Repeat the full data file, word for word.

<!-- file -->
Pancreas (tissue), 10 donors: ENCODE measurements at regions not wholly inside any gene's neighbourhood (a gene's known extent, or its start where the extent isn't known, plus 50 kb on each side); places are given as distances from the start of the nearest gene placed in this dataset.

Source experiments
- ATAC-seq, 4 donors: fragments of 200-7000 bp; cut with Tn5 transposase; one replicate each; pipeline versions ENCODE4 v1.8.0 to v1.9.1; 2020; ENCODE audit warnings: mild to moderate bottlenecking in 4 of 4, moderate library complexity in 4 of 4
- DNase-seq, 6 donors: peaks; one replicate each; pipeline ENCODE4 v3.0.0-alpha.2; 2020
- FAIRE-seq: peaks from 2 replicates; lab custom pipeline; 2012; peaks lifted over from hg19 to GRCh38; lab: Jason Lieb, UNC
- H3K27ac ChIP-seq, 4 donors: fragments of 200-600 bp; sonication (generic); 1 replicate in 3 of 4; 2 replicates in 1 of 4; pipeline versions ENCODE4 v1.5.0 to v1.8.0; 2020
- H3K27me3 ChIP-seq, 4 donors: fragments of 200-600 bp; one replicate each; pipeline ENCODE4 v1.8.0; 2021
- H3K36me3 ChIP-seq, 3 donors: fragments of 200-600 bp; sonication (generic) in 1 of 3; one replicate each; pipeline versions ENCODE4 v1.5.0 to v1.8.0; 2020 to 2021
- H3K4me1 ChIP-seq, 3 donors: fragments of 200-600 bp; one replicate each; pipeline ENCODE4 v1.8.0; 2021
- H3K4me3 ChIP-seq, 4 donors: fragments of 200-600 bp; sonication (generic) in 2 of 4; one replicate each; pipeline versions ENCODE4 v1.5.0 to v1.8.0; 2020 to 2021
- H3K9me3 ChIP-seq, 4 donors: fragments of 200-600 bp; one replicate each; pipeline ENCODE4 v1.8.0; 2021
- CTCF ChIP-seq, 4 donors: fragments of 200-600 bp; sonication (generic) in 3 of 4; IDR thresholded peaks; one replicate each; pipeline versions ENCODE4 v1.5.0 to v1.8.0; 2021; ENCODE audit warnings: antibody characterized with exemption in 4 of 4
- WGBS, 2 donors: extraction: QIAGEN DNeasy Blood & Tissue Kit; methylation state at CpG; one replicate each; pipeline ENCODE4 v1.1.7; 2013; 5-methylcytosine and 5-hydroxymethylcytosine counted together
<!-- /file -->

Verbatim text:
Pancreas (tissue), 10 donors: ENCODE measurements at regions not wholly inside any gene's neighbourhood (a gene's known extent, or its start where the extent isn't known, plus 50 kb on each side); places are given as distances from the start of the nearest gene placed in this dataset.

Source experiments
- ATAC-seq, 4 donors: fragments of 200-7000 bp; cut with Tn5 transposase; one replicate each; pipeline versions ENCODE4 v1.8.0 to v1.9.1; 2020; ENCODE audit warnings: mild to moderate bottlenecking in 4 of 4, moderate library complexity in 4 of 4
- DNase-seq, 6 donors: peaks; one replicate each; pipeline ENCODE4 v3.0.0-alpha.2; 2020
- FAIRE-seq: peaks from 2 replicates; lab custom pipeline; 2012; peaks lifted over from hg19 to GRCh38; lab: Jason Lieb, UNC
- H3K27ac ChIP-seq, 4 donors: fragments of 200-600 bp; sonication (generic); 1 replicate in 3 of 4; 2 replicates in 1 of 4; pipeline versions ENCODE4 v1.5.0 to v1.8.0; 2020
- H3K27me3 ChIP-seq, 4 donors: fragments of 200-600 bp; one replicate each; pipeline ENCODE4 v1.8.0; 2021
- H3K36me3 ChIP-seq, 3 donors: fragments of 200-600 bp; sonication (generic) in 1 of 3; one replicate each; pipeline versions ENCODE4 v1.5.0 to v1.8.0; 2020 to 2021
- H3K4me1 ChIP-seq, 3 donors: fragments of 200-600 bp; one replicate each; pipeline ENCODE4 v1.8.0; 2021
- H3K4me3 ChIP-seq, 4 donors: fragments of 200-600 bp; sonication (generic) in 2 of 4; one replicate each; pipeline versions ENCODE4 v1.5.0 to v1.8.0; 2020 to 2021
- H3K9me3 ChIP-seq, 4 donors: fragments of 200-600 bp; one replicate each; pipeline ENCODE4 v1.8.0; 2021
- CTCF ChIP-seq, 4 donors: fragments of 200-600 bp; sonication (generic) in 3 of 4; IDR thresholded peaks; one replicate each; pipeline versions ENCODE4 v1.5.0 to v1.8.0; 2021; ENCODE audit warnings: antibody characterized with exemption in 4 of 4
- WGBS, 2 donors: extraction: QIAGEN DNeasy Blood & Tissue Kit; methylation state at CpG; one replicate each; pipeline ENCODE4 v1.1.7; 2013; 5-methylcytosine and 5-hydroxymethylcytosine counted together